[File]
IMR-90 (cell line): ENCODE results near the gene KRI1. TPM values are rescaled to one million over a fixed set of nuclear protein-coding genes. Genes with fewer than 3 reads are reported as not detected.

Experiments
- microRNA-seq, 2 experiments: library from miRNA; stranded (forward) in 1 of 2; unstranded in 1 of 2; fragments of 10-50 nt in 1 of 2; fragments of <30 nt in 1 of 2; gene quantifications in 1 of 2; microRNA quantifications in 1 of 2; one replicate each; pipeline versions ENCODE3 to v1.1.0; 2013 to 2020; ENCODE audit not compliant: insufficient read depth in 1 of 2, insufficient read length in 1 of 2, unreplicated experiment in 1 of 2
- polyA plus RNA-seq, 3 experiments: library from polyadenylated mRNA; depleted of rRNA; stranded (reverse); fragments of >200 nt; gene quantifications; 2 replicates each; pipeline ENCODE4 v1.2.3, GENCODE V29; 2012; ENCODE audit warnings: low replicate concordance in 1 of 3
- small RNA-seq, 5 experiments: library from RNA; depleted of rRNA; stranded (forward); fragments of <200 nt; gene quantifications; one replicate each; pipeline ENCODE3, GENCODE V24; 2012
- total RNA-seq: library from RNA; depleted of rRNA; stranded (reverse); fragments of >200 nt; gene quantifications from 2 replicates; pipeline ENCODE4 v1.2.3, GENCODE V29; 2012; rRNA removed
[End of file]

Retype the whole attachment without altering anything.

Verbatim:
IMR-90 (cell line): ENCODE results near the gene KRI1. TPM values are rescaled to one million over a fixed set of nuclear protein-coding genes. Genes with fewer than 3 reads are reported as not detected.

Experiments
- microRNA-seq, 2 experiments: library from miRNA; stranded (forward) in 1 of 2; unstranded in 1 of 2; fragments of 10-50 nt in 1 of 2; fragments of <30 nt in 1 of 2; gene quantifications in 1 of 2; microRNA quantifications in 1 of 2; one replicate each; pipeline versions ENCODE3 to v1.1.0; 2013 to 2020; ENCODE audit not compliant: insufficient read depth in 1 of 2, insufficient read length in 1 of 2, unreplicated experiment in 1 of 2
- polyA plus RNA-seq, 3 experiments: library from polyadenylated mRNA; depleted of rRNA; stranded (reverse); fragments of >200 nt; gene quantifications; 2 replicates each; pipeline ENCODE4 v1.2.3, GENCODE V29; 2012; ENCODE audit warnings: low replicate concordance in 1 of 3
- small RNA-seq, 5 experiments: library from RNA; depleted of rRNA; stranded (forward); fragments of <200 nt; gene quantifications; one replicate each; pipeline ENCODE3, GENCODE V24; 2012
- total RNA-seq: library from RNA; depleted of rRNA; stranded (reverse); fragments of >200 nt; gene quantifications from 2 replicates; pipeline ENCODE4 v1.2.3, GENCODE V29; 2012; rRNA removed